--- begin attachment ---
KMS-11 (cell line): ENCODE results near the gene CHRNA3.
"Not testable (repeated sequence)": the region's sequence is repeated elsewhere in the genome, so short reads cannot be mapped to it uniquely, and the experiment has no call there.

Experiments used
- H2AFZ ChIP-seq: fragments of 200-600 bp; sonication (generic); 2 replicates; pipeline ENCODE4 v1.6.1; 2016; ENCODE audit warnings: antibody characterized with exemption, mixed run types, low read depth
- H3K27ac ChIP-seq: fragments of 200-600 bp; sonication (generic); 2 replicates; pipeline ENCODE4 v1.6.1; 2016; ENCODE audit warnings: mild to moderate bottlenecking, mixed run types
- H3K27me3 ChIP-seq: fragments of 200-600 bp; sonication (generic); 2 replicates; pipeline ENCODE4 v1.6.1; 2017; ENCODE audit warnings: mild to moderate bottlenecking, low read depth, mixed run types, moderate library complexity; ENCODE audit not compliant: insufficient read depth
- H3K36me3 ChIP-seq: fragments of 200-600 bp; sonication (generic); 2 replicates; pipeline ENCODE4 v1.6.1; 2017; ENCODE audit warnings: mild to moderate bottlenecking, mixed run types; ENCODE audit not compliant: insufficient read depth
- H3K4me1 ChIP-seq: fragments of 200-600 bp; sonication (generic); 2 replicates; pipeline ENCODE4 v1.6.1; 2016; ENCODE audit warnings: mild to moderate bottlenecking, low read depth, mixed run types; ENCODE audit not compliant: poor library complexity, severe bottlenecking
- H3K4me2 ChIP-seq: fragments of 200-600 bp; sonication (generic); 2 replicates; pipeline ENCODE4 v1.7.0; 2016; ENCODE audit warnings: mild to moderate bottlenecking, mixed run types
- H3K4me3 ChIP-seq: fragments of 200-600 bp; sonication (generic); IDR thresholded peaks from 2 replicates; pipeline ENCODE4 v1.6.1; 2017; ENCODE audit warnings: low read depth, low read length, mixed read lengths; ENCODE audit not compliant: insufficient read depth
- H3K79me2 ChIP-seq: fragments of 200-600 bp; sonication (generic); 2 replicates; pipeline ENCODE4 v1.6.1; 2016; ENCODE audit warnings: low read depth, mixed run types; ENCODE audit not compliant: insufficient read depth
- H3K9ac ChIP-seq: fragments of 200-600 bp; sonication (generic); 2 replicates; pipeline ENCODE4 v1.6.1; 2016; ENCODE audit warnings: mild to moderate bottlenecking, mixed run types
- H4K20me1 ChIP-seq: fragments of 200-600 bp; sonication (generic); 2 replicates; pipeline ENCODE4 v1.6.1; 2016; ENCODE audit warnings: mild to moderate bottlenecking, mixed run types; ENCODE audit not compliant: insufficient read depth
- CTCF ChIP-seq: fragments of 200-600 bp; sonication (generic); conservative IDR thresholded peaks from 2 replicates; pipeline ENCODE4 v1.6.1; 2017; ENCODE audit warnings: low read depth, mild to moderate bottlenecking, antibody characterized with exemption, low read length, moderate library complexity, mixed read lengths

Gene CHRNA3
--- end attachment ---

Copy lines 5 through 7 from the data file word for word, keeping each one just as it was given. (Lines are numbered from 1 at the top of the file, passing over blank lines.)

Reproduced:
- H3K27ac ChIP-seq: fragments of 200-600 bp; sonication (generic); 2 replicates; pipeline ENCODE4 v1.6.1; 2016; ENCODE audit warnings: mild to moderate bottlenecking, mixed run types
- H3K27me3 ChIP-seq: fragments of 200-600 bp; sonication (generic); 2 replicates; pipeline ENCODE4 v1.6.1; 2017; ENCODE audit warnings: mild to moderate bottlenecking, low read depth, mixed run types, moderate library complexity; ENCODE audit not compliant: insufficient read depth
- H3K36me3 ChIP-seq: fragments of 200-600 bp; sonication (generic); 2 replicates; pipeline ENCODE4 v1.6.1; 2017; ENCODE audit warnings: mild to moderate bottlenecking, mixed run types; ENCODE audit not compliant: insufficient read depth